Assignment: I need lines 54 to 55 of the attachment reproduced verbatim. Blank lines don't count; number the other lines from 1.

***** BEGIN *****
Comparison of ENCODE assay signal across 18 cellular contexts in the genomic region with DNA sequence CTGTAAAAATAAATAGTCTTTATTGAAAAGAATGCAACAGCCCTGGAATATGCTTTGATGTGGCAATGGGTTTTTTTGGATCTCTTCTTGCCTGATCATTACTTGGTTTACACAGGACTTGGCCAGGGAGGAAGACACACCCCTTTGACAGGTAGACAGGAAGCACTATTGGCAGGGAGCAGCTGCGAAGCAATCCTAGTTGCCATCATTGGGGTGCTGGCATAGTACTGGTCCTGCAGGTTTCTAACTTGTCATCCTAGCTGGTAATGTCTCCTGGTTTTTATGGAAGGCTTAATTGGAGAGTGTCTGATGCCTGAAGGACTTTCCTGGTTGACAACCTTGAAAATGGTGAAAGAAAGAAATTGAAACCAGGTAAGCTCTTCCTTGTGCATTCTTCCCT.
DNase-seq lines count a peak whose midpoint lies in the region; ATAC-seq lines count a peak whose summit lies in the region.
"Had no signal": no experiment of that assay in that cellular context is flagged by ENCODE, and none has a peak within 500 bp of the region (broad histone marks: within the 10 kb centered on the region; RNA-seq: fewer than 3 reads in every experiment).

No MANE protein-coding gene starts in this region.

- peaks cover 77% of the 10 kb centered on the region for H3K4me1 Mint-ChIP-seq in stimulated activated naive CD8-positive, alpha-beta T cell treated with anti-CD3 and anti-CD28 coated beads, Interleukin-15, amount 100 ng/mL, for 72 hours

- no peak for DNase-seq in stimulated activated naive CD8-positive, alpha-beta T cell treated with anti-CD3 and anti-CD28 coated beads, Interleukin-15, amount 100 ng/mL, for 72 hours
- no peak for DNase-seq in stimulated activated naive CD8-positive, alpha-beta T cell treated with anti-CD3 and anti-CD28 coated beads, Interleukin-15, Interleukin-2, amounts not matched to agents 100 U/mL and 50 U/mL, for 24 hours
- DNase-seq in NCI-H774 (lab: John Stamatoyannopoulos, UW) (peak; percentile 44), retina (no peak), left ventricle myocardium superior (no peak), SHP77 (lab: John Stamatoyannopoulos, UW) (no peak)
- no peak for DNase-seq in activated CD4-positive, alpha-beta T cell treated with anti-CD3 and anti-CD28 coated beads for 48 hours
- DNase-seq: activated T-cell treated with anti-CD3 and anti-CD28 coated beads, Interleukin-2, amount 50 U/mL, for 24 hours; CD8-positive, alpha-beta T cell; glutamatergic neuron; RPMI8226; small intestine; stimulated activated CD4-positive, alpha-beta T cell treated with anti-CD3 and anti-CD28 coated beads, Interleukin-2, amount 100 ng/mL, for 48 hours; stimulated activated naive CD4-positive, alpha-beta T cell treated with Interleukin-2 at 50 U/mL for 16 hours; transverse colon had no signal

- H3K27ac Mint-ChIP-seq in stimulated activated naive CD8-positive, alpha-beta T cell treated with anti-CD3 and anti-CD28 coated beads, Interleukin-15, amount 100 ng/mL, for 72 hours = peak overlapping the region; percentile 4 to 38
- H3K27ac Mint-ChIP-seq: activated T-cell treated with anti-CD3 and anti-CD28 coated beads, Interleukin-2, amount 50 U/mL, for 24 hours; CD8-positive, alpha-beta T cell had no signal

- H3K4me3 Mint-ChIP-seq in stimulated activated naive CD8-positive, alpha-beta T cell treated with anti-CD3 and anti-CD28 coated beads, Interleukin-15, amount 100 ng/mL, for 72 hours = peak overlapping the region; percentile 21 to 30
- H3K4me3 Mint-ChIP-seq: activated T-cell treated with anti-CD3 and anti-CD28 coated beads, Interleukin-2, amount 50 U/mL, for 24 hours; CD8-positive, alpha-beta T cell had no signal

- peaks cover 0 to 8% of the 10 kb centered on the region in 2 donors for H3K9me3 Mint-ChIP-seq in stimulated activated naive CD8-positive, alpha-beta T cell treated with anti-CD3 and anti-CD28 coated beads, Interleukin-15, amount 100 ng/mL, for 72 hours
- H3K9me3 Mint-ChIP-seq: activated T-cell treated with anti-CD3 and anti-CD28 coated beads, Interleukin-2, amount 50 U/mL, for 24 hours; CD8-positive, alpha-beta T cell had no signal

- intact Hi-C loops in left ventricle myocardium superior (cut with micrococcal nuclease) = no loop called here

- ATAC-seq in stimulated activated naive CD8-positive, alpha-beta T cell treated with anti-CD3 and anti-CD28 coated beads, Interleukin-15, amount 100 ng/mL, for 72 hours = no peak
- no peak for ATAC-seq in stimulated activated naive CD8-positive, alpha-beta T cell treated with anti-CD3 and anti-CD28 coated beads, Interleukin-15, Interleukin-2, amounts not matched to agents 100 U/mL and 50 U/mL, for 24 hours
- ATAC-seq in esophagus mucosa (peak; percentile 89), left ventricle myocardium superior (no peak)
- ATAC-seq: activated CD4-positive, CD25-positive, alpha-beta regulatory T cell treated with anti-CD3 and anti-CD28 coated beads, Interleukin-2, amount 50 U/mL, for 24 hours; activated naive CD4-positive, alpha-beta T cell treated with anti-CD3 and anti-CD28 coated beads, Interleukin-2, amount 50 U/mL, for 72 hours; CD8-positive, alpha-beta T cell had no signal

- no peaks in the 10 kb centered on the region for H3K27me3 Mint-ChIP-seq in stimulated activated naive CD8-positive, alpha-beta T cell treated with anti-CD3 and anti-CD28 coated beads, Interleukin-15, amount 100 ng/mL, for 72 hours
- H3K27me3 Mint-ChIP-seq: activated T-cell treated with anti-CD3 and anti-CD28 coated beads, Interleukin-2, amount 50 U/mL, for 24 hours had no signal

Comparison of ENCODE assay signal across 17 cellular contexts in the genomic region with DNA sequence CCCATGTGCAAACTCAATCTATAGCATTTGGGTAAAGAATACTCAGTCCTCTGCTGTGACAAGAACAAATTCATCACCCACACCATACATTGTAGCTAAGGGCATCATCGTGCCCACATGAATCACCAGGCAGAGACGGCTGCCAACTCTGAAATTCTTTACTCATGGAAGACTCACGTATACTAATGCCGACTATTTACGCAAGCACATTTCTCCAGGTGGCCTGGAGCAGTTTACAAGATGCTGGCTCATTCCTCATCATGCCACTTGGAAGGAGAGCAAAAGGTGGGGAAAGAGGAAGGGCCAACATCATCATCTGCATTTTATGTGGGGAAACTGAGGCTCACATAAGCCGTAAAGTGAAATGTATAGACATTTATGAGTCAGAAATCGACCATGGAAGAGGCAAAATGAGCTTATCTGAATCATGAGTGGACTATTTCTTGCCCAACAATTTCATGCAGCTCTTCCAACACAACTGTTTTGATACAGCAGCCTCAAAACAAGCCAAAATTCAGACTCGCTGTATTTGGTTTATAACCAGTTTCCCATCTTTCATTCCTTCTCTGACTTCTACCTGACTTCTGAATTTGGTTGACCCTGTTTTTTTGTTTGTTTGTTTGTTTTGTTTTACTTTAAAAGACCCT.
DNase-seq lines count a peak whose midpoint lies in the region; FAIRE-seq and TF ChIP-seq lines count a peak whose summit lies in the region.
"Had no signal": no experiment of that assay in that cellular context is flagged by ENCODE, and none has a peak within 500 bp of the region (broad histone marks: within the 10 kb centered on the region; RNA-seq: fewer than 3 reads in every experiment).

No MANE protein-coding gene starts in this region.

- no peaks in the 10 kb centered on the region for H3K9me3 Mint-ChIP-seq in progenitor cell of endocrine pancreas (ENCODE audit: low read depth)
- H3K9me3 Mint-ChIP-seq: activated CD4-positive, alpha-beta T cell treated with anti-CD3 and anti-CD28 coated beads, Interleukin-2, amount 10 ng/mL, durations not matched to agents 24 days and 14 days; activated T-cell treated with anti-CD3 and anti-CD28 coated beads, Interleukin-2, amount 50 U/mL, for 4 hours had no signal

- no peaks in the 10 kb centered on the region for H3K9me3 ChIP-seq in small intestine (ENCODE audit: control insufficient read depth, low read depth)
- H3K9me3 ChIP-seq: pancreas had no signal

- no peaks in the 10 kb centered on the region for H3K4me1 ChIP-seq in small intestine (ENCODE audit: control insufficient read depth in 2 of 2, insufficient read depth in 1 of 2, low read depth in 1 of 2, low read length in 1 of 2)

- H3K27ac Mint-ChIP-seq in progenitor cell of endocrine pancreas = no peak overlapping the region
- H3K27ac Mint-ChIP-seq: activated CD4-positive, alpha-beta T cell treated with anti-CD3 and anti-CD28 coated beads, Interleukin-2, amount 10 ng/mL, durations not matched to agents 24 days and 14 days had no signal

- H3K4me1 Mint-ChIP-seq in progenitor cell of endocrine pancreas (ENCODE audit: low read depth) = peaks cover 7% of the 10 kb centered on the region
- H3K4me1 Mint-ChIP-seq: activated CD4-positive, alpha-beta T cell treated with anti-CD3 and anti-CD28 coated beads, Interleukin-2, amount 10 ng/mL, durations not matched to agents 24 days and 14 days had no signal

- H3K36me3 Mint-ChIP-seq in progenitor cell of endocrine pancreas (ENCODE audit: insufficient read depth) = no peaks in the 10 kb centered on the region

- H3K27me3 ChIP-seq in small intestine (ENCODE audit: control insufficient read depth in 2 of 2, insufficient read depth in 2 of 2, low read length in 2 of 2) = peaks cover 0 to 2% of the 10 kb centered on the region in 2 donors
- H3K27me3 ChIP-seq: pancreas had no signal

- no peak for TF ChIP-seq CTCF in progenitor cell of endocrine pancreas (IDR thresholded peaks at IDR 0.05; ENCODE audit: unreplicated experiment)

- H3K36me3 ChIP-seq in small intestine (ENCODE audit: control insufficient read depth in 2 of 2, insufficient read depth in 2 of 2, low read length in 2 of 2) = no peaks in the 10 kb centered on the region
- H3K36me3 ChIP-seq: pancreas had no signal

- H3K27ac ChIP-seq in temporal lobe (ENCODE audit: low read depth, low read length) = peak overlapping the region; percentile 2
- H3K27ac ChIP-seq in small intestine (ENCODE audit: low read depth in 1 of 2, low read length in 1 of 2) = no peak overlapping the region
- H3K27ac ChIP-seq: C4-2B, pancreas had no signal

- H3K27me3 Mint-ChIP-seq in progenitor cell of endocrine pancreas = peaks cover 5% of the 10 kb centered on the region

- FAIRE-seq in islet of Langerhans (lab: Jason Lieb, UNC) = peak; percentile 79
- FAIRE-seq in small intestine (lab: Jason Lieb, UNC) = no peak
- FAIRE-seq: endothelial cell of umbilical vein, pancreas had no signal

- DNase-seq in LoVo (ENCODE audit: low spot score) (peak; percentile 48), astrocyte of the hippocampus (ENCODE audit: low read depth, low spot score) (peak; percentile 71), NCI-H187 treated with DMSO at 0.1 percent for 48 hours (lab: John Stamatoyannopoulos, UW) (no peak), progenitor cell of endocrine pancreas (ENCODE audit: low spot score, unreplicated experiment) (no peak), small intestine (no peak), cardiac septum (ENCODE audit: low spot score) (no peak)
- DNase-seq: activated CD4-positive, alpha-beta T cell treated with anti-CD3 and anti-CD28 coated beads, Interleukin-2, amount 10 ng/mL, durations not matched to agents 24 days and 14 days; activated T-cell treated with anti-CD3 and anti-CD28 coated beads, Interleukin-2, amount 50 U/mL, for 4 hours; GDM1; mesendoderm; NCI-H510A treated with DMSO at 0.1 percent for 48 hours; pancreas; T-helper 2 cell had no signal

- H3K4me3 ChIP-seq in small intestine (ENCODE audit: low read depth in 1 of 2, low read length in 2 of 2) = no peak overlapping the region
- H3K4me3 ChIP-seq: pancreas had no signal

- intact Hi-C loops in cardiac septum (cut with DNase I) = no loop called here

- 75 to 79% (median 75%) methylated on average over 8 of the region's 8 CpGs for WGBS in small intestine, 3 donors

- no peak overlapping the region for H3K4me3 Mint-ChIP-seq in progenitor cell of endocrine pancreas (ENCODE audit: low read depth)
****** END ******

- intact Hi-C loops in cardiac septum (cut with DNase I) = no loop called here

- 75 to 79% (median 75%) methylated on average over 8 of the region's 8 CpGs for WGBS in small intestine, 3 donors